Tutor.com The Derivative Session

Feb. 2, 2013

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Session Transcript - Math - Calculus, 12/11/2012 4:44PM - Tutor.comSession Date: 12/11/2012 4:44PM
Length: 40.2 minute(s)
Subject: Math - Calculus


System Message
[00:00:00] *** Please note: All sessions are recorded for quality control. ***

Jamal (Customer)
[00:00:00] I need help solving b, c, and d. [ File > http://lhh.tutor.com/SharedSessionFiles/4eab3219-c696-495a-afa9-8793f671b911_2012-12-11_164223.pdf ]

Marcelo G (Tutor)
[00:00:04] Hello!
[00:00:08] Welcome to tutor.com ! :)
[00:00:12] How are you today?

Jamal (Customer)
[00:00:20] hello, i am good :)

Marcelo G (Tutor)
[00:00:32] That´s nice to read :)
[00:00:35] How can I help you?

Jamal (Customer)
[00:00:55] I need help going through problems b c and d

Marcelo G (Tutor)
[00:01:04] ok
[00:01:12] thus, you´ve already solved a, right?

Jamal (Customer)
[00:01:28] yes, that is correct

Marcelo G (Tutor)
[00:01:33] ok
[00:01:41] we have the derivative of f given by
[00:02:13] and the problem asks for the x coordinate of the critical points, right?

Jamal (Customer)
[00:02:25] yes

Marcelo G (Tutor)
[00:02:43] there is a problem though

Jamal (Customer)
[00:03:10] what would that be?

Marcelo G (Tutor)
[00:03:15] because the function, nor the derivative are defined at x=0 right?
[00:03:37] in both cases we have a zero denominator at x=0

Jamal (Customer)
[00:03:41] oh yes, so it wouldnt be 0 then

Marcelo G (Tutor)
[00:03:56] right :)
[00:04:19] moreover
[00:04:33] the problem says the function as for it´s domain all the real positive numbers, right?
[00:04:40] has*

Jamal (Customer)
[00:04:58] oh yes

Marcelo G (Tutor)
[00:05:15] thus, we shouldn´t consider negative values of x either
[00:05:17] does it make sense?
[00:05:43] great :)

Jamal (Customer)
[00:05:41] yes, so would a critcal number be sqrt2>?

Marcelo G (Tutor)
[00:05:55] right :)
[00:06:23] and we need to find out if it is a local minimum, maximum or neither...

Jamal (Customer)
[00:06:23] ok, and how can we test if it is a relative minimum max or neither

Marcelo G (Tutor)
[00:06:28] ok
[00:06:47] one way is to check the signs of the derivative to the left and to the right of the critical number
[00:07:23] in order to do that we can choose two simple values to the left and right of the critical value
[00:07:29] for example we can choose x=1 and x=2

Jamal (Customer)
[00:07:36] ok, so 1 and 3
[00:07:39] or 2\
[00:08:08] and do we plug in those numbers back into the first equation or into the derivative?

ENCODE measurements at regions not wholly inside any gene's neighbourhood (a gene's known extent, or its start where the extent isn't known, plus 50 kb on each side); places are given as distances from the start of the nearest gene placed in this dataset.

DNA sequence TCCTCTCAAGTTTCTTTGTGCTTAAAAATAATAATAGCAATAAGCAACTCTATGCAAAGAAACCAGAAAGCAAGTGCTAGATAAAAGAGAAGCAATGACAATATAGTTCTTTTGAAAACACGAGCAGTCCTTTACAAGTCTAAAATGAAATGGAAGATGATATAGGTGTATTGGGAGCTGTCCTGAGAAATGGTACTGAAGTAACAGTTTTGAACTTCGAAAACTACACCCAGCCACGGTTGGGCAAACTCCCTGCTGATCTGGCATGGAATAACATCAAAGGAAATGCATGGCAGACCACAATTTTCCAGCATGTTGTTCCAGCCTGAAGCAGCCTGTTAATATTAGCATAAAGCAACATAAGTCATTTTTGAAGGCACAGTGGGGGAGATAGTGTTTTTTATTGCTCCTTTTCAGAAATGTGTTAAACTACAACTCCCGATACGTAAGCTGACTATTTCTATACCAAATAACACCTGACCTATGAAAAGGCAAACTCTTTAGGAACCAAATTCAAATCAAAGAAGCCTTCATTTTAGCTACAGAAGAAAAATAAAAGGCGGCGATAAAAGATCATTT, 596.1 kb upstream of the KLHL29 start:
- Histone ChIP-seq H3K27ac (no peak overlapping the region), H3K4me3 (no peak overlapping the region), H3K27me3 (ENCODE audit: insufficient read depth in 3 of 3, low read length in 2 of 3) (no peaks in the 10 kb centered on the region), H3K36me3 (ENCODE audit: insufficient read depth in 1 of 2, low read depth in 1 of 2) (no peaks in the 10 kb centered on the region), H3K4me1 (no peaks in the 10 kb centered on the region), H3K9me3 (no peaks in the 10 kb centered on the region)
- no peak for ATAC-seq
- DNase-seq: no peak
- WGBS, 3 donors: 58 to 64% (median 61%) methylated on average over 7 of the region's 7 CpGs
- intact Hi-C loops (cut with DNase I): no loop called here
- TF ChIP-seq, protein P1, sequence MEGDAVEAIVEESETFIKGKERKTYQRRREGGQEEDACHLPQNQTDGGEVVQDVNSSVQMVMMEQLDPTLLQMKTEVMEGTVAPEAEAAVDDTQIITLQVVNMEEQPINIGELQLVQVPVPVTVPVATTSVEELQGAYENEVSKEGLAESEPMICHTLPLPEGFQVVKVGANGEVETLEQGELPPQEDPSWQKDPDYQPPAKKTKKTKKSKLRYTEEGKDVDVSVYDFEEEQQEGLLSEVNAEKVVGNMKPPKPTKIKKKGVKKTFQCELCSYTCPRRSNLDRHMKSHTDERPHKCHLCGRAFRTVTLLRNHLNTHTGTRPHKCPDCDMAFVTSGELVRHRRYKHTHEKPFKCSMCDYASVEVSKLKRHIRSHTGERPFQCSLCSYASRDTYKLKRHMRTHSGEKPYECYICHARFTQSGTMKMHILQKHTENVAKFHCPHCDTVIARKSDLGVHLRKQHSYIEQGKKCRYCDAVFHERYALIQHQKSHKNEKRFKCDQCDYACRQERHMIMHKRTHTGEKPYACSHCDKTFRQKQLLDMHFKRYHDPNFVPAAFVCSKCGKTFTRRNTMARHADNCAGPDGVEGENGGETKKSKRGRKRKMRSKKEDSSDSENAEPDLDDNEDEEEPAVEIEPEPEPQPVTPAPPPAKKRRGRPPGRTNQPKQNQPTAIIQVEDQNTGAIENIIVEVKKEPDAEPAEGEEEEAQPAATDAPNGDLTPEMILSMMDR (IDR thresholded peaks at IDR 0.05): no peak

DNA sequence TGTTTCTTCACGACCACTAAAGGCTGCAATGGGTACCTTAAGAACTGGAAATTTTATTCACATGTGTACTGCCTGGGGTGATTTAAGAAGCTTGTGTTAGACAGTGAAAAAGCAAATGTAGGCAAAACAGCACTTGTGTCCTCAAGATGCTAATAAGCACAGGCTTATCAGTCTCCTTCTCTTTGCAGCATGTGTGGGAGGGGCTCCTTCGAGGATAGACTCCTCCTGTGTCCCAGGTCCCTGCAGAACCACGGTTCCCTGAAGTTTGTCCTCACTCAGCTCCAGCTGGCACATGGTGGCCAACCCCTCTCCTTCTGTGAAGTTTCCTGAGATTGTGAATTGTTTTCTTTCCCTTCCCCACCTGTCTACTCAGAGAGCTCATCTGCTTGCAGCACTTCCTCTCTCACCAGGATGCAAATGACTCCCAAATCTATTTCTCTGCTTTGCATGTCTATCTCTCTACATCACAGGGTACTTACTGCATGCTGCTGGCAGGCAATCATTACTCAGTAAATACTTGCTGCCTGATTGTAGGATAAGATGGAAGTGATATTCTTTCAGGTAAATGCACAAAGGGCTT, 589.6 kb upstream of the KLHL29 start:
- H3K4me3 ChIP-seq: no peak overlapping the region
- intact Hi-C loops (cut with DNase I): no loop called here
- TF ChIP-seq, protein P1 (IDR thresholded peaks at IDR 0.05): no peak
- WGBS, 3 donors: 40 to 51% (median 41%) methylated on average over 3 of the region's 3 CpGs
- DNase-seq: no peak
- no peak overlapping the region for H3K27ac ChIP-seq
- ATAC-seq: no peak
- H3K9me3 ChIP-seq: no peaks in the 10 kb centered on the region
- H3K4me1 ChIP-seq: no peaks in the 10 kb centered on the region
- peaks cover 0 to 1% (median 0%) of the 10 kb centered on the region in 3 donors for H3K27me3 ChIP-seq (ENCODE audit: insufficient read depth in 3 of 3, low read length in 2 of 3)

Marcelo G (Tutor)
[00:08:23] we need to plug them into the derivative
[00:08:43] because the sign of the derivative there will tell us if the function is increasing or decreasing at each side
[00:09:02] for example

Jamal (Customer)
[00:08:58] ok

Marcelo G (Tutor)
[00:09:07] what do we get for the derivative at x=1?
[00:09:24] good :)
[00:09:31] and at x=2?

Jamal (Customer)
[00:09:55] negative

Marcelo G (Tutor)
[00:10:00] great :)
[00:10:16] that means the original function goes from increasing to decreasing at the critical point, right?

Jamal (Customer)
[00:10:34] yes
[00:10:41] so it would be a max

Marcelo G (Tutor)
[00:10:55] Excellent :)
[00:11:12] do you have any questions up to now?

Jamal (Customer)
[00:11:29] no, i understand it so far :)

Marcelo G (Tutor)
[00:11:40] ok
[00:11:50] next we need to find the intervals where the function is concave up, right?

Jamal (Customer)
[00:12:14] yes

Marcelo G (Tutor)
[00:12:29] any ideas about how can we find that?

Jamal (Customer)
[00:12:45] find the second derivative

Marcelo G (Tutor)
[00:13:00] right :)
[00:13:20] how can we find the second derivative?

Jamal (Customer)
[00:13:33] quotient rule

Marcelo G (Tutor)
[00:13:40] right :)
[00:14:13] good :)
[00:14:24] can we simplify that expression a bit?

Jamal (Customer)
[00:14:40] yes
[00:14:53] is that right?

Marcelo G (Tutor)
[00:15:05] what is the power in the denominator?

Jamal (Customer)
[00:15:20] oh ok it would be 8

Marcelo G (Tutor)
[00:15:26] right :)

Jamal (Customer)
[00:15:39] and the top would be to the 5th, right?

Marcelo G (Tutor)
[00:15:44] because we have (x^a)^b = x^(a·b)
[00:16:03] the top is ok :)

Jamal (Customer)
[00:16:09] ok

Marcelo G (Tutor)
[00:16:16] what can we do next?
[00:16:40] good :)
[00:17:04] is there anything we can factor out in the numerator?

Jamal (Customer)
[00:17:01] one moment please

Marcelo G (Tutor)
[00:17:13] sure :)

Jamal (Customer)
[00:18:32] ok sorry about that

Marcelo G (Tutor)
[00:18:40] no problem :)

Jamal (Customer)
[00:19:09] there we go

Marcelo G (Tutor)
[00:19:17] good :)
[00:19:21] anything we can simplify?

Jamal (Customer)
[00:19:44] can we cancel out the powers?

Marcelo G (Tutor)
[00:19:55] which ones?

Jamal (Customer)
[00:20:06] the 2x^3 and x ^8

Marcelo G (Tutor)